New Delhi: India has witnessed a fast resurgence in organ transplant activities post COVID-19 and, for the first time, achieved more than 15,000 transplants a year in 2022, Union Health Secretary Rajesh Bhushan said on Sunday.
Along with this, there was an annual increase of 27 per cent in the transplant numbers, Bhushan said at the “National Organ and Tissue Transplant Organisation (NOTTO) Scientific Dialogue 2023″, organised by the Union Ministry of Health.
The event was organised to bring all the stakeholders under one roof to brainstorm ideas about interventions and best practices in the field of organ and tissue transplant that can be taken up for saving lives.
Bhushan said there has been a fast resurgence in organ transplant activities post Covid, and for the first time, the country has achieved more than 15,000 transplants a year (2022). There was an annual increase of 27 per cent in the transplant numbers, he added.
The health secretary underlined three priority areas — programmatic restructuring, communication strategy and skilling of professionals.
Highlighting the need to update the existing structures and guidelines, he said, “Though we have existing structures at various governance levels like NOTTO at the national level, SOTTOs at the state level and ROTTOs at the regional level, it needs to be ensured that they work as a well-oiled machinery while performing their mandate.”
Bhushan welcomed the changes that have taken place, such as updated guidelines and the domicile requirement being done away with.
He stressed the need for a rational use of the country’s technical manpower and training and channelising them efficiently, along with optimal utilisation of the physical infrastructure and equipment, such as in tertiary care facilities.
Underscoring the changing demography of the country, the health secretary noted that India has a growing geriatric population and to ensure quality of life for them, it is critically important to update the communication and awareness strategy, so that potential organ donors come forward.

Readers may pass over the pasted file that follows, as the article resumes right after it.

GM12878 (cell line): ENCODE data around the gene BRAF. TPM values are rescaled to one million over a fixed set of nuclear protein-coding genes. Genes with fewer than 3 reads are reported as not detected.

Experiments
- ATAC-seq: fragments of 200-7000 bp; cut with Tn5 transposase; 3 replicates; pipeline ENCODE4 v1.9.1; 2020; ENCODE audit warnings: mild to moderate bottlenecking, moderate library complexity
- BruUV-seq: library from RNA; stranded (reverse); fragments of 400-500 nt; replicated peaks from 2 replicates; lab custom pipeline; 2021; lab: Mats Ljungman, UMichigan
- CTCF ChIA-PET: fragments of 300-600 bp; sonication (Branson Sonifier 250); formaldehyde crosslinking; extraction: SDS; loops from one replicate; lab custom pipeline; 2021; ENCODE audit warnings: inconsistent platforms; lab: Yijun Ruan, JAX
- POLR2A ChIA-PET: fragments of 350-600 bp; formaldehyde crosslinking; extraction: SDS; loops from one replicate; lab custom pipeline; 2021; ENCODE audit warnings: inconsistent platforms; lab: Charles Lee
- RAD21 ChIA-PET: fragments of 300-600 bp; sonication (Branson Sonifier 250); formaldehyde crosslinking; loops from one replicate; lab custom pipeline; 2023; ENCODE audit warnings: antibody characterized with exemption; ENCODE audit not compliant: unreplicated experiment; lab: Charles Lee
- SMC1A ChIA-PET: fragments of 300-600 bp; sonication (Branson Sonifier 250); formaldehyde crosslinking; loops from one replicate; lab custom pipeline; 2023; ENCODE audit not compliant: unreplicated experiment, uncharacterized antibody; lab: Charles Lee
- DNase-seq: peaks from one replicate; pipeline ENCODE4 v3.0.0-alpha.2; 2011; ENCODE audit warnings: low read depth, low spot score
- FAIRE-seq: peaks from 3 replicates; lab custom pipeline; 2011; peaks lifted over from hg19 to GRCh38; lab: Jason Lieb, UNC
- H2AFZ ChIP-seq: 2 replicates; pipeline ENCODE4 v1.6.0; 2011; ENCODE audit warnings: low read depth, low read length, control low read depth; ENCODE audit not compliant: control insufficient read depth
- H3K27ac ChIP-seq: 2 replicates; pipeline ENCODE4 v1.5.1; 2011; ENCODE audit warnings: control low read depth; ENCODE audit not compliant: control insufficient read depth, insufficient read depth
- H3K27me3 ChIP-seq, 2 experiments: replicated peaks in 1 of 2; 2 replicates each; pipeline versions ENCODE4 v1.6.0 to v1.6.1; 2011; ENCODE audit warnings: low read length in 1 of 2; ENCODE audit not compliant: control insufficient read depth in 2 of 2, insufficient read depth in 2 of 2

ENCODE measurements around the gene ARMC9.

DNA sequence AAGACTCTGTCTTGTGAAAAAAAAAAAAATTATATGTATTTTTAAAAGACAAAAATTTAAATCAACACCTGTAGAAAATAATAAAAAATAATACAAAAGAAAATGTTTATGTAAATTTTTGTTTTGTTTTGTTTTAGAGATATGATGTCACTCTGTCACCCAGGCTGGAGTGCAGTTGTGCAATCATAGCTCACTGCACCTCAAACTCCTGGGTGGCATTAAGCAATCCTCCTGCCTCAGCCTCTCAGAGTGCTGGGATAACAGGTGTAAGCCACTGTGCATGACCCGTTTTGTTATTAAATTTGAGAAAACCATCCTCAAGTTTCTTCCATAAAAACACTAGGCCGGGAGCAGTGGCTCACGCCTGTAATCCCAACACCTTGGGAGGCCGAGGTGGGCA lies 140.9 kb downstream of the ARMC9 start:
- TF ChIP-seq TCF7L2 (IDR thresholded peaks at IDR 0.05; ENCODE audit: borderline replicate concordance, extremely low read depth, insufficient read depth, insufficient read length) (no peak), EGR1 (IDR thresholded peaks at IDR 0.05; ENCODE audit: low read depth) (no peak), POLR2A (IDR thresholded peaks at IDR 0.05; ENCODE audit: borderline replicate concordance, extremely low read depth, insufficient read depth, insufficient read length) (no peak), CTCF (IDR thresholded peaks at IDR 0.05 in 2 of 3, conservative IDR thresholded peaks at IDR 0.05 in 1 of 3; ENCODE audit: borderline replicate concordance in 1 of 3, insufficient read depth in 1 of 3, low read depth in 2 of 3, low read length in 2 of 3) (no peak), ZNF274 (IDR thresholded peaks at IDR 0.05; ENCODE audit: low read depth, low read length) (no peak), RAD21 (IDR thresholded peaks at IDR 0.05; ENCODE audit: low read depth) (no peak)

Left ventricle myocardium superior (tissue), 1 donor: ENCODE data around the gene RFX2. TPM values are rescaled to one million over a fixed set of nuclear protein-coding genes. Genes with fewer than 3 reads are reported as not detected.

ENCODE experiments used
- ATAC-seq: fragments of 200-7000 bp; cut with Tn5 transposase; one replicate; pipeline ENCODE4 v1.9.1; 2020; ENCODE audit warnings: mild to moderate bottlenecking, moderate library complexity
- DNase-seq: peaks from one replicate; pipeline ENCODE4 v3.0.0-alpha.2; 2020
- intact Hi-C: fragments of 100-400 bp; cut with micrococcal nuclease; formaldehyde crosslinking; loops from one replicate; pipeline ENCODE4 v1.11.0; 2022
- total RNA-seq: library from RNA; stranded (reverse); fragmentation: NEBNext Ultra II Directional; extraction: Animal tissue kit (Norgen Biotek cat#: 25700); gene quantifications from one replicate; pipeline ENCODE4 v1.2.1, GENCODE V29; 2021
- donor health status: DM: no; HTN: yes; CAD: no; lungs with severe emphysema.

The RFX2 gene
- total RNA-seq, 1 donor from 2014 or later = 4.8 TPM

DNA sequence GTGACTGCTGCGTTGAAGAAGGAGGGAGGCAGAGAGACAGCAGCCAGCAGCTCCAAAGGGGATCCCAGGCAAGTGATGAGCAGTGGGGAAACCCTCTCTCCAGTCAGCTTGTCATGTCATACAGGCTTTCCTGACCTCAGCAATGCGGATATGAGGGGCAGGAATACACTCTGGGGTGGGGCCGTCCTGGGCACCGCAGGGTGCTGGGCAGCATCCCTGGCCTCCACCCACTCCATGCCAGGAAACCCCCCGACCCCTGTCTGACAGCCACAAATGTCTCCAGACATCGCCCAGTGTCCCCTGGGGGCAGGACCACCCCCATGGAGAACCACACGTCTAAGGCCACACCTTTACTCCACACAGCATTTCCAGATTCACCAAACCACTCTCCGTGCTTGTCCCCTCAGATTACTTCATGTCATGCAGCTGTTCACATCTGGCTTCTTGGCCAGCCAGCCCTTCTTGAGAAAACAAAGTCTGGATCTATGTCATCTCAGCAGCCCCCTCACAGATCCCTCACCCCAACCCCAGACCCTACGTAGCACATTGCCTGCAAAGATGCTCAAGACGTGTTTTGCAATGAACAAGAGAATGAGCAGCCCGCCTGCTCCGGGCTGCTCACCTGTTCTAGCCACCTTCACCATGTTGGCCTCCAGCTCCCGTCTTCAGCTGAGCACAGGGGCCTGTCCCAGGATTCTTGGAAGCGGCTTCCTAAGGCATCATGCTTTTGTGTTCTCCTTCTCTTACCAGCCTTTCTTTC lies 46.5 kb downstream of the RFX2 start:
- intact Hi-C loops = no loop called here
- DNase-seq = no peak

He suggested wide orientation and re-orientation through training programmes, newly-designed courses and digital interventions for healthcare professionals and domain knowledge experts. He further added that “along with training programmes, wide publicity and awareness through not just print and electronic media but engaging with local stakeholders and non-governmental organisations (NGOs) can be taken up”.
Thus, he pushed for a multi-stakeholder exercise for communicating effectively and making people realise their contributions towards a greater good.
Highlighting the need for capacity building of the country’s medical institutions, Bhushan said, “Despite having 640-plus medical hospitals and colleges, transplants remain a specialised service limited to some hospitals only. There is a need to expand the number of institutions where surgeries and transplants are undertaken.”
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Thus, to increase the number of surgeries and transplants in the country, along with sensitisation and training for healthcare professionals, the physical infrastructure must be optimally utilised, he said, adding that there is also a need to identify the high-caseload institutions and bring them under the NOTT programme network.
The health secretary suggested that consultations and discussions can lead to memoranda of understanding (MoUs) and consequentially, creation of centres of excellence at the state and regional levels where these specialised services can be provided to the needy.
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